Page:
In the world of fake news and disinformation, everyone is a self-proclaimed expert. Popularity and self-promotion have replaced knowledge and experience as indicators of expertise. As a result, people peddle their personal opinions as expert advice in all areas, from foreign policy and finance to sports, beauty, and entertainment.
We can’t deny it: social media has made the fake news and disinformation problem significantly worse. Sites like LinkedIn, Facebook, YouTube, Instagram, and Twitter, are great at making voices heard – but lack a filter for distinguishing fact from fiction, and personal opinion from expert advice.
“Social influencers,” in the form of fitness gurus, lifestyle coaches, daily vloggers, and beauty, fashion, and travel bloggers, amongst others, tell followers what to eat and wear, how to exercise and apply makeup, where to go and stay, and more generally, how to live a certain lifestyle. And their advice is largely accepted, due to high follower counts, the enviable lives they portray, and, more often than not, sheer good looks.
“Fake experts have become entrenched in our social landscape.”
The vast majority lack formal education, training or comprehensive knowledge in their fields of expertise. Food bloggers, for example, rarely have culinary backgrounds – we just let them decide for us what foods to like and not like. Most travel bloggers have never worked a day in the industry – they are just good at taking vacation pictures. Fitness bloggers may have great physiques, but the majority certainly do not have the authority to be dolling out nutrition and workout advice.
Many of these people became “Insta-famous” overnight, without reason and without qualification, but we listen to their advice like it’s divinely inspired. They are neither journalists nor researchers; their posts are not the end product of detailed investigative work, but we trust them like it is – and that’s a huge mistake. Online “experts” aren’t giving us advice – they are making sales pitches. Their platforms are a source for income, where they make millions by selling us things that they got for free. The irony is, the more we take their “advice,” the more money they earn, free meals they get to eat, and complimentary hotels they are offered.
Did you buy that protein shake your favorite fitness personality claimed was life changing? That’s money in his pocket. Did you follow the world traveller with hundreds of scenic posts, probably uploaded straight from Google Images? She is using your follow to convince airlines and hotels to let her travel for free. And when you book the same hotel or use the travelers insurance she did? She’ll get 5% back from both your purchases.
Not every product or place these influencers endorse is “the best ever.” Yet thousands are still buying into it – sometimes with disastrous consequences. Last year, several online influencers and B-list celebrities teamed up to promote Fyre Festival, an exclusive music festival in the Bahamas. Followers spent thousands of dollars for tickets expecting a luxury affair, but instead arrived to disaster relief tents and pre-packaged meals.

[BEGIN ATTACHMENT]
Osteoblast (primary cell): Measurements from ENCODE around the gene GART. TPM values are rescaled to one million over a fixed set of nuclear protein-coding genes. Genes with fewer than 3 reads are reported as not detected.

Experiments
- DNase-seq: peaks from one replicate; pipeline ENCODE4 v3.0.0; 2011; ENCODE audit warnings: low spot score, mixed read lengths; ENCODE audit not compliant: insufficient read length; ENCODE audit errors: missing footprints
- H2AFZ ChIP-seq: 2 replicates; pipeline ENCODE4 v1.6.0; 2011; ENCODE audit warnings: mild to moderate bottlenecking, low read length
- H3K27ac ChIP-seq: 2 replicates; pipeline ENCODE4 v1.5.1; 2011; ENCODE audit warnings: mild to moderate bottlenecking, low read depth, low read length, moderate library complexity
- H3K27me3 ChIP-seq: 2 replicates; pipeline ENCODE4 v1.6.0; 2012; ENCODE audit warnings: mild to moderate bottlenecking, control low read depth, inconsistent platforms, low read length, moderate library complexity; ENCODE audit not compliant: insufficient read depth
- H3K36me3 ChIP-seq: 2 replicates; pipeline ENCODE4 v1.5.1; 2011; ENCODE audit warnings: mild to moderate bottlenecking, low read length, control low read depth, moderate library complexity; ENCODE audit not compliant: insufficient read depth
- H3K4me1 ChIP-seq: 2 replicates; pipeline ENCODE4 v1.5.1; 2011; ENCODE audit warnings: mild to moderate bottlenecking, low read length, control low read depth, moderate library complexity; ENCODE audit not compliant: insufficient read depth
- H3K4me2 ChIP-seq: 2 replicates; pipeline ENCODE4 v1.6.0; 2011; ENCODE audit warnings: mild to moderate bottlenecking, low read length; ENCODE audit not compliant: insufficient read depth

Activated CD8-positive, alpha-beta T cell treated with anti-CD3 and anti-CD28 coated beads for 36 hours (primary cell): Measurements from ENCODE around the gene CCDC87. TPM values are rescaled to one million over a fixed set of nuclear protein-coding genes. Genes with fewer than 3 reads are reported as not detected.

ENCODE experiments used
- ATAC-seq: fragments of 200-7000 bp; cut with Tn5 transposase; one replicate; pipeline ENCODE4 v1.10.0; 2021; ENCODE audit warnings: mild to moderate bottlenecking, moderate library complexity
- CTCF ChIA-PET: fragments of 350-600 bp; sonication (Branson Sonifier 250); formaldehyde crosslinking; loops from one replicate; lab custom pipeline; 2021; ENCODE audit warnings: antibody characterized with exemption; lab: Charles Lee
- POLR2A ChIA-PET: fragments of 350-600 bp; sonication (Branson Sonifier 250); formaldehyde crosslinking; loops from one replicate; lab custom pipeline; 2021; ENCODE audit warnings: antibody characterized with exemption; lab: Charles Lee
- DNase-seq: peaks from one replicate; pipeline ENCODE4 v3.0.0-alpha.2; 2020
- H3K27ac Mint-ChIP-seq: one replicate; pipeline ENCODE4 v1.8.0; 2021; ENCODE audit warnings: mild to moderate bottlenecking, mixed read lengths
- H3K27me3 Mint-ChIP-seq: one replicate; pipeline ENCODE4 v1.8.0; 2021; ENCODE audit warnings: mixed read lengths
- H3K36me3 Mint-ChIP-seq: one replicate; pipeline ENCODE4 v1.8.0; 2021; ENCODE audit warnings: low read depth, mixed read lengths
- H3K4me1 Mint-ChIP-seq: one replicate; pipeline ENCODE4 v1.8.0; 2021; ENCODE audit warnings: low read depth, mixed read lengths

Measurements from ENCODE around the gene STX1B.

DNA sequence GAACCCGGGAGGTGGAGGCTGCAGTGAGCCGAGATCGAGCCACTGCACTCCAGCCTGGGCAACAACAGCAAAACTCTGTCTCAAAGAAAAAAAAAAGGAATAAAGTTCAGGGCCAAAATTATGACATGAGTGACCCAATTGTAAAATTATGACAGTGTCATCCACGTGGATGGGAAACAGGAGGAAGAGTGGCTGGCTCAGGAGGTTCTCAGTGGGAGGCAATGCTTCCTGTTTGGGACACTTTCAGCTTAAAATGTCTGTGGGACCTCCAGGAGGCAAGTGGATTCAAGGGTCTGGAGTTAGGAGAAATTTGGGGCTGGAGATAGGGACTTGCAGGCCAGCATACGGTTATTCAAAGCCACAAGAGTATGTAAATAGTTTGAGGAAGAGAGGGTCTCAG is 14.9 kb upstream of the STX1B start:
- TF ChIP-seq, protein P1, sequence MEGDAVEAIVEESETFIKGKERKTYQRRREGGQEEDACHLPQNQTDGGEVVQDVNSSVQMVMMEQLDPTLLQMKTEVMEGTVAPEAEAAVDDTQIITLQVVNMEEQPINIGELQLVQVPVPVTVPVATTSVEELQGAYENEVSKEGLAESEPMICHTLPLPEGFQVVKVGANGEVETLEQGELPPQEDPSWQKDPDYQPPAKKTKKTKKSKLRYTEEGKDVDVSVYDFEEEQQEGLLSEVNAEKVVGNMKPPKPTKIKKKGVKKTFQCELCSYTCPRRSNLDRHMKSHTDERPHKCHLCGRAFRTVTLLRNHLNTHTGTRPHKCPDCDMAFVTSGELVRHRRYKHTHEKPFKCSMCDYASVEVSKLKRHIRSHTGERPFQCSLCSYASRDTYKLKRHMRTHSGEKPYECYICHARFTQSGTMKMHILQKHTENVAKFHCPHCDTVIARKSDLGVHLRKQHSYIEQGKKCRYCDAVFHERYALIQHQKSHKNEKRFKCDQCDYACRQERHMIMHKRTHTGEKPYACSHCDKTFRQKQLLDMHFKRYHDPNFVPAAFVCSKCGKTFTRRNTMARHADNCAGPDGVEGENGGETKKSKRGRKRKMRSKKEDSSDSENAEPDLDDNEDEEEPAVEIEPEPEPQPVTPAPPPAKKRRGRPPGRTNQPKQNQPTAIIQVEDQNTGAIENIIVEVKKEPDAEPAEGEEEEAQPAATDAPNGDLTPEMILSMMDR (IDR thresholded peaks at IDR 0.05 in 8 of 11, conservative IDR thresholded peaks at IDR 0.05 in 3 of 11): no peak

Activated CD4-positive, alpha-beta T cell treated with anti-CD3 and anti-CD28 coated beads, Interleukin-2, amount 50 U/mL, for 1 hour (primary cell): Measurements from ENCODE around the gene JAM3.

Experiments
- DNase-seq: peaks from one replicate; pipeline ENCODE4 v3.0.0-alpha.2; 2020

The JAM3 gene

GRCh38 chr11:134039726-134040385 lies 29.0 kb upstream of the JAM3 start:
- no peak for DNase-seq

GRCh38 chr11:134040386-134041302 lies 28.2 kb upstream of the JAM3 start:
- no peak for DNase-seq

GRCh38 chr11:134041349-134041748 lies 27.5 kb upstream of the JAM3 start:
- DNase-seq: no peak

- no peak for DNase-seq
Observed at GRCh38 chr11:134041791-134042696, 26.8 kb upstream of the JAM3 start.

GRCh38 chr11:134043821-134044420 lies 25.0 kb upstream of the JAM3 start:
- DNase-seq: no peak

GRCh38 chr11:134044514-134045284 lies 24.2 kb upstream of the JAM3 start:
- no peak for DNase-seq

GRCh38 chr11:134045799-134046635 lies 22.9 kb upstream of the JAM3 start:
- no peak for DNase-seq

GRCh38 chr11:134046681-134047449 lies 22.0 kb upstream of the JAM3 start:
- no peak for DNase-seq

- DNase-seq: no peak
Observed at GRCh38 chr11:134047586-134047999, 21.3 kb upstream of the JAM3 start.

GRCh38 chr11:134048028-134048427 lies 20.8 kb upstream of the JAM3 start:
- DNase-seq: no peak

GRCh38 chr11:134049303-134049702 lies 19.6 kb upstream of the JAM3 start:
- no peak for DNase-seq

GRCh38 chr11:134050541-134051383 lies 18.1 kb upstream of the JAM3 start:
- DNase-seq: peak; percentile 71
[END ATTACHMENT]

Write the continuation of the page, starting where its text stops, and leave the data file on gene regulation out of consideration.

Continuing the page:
Even fairly credible sites have had trouble distinguishing between false claims and expert advice. Last month news broke that highly trusted hotel and restaurant review and booking company, TripAdvisor, had been the subject of a scam. For nearly a week, the number one rated restaurant in London was the “Shed at Dulwich” – a restaurant that did not even exist and had made it to the top of TripAdvisor’s list only by creating a pretense of exclusivity and encouraging select influencers to write fake reviews. Several well-known professional food critics and celebrities were also supposedly tricked and repeatedly called to gain entry into the fictitious eatery.
No one was hurt by the “Shed at Dulwich” incident, nor left emotionally scarred like some Fyre Festival participants. Nevertheless, this case demonstrates the prevalence and power of disinformation. It illustrates how social influencers that offer personal opinions or flat-out lies as expert advice, and the extent to which their followers believe, and even act on, the faulty advice of these fake experts.
To be fair, social influencers would not have the ability to make the claims that they do, if we had not elevated them. But at this point, fake experts and failed expertise have become entrenched in our social landscape – and we have not yet developed a reliable way to manage it all. Until we do, a healthy dose of skepticism could go a long way, both in preventing the rise of more false experts and in lessening the damage from failed expertise. We would be prudent to remember that in a society where “experts” are a dime a dozen, their advice often does more harm than good.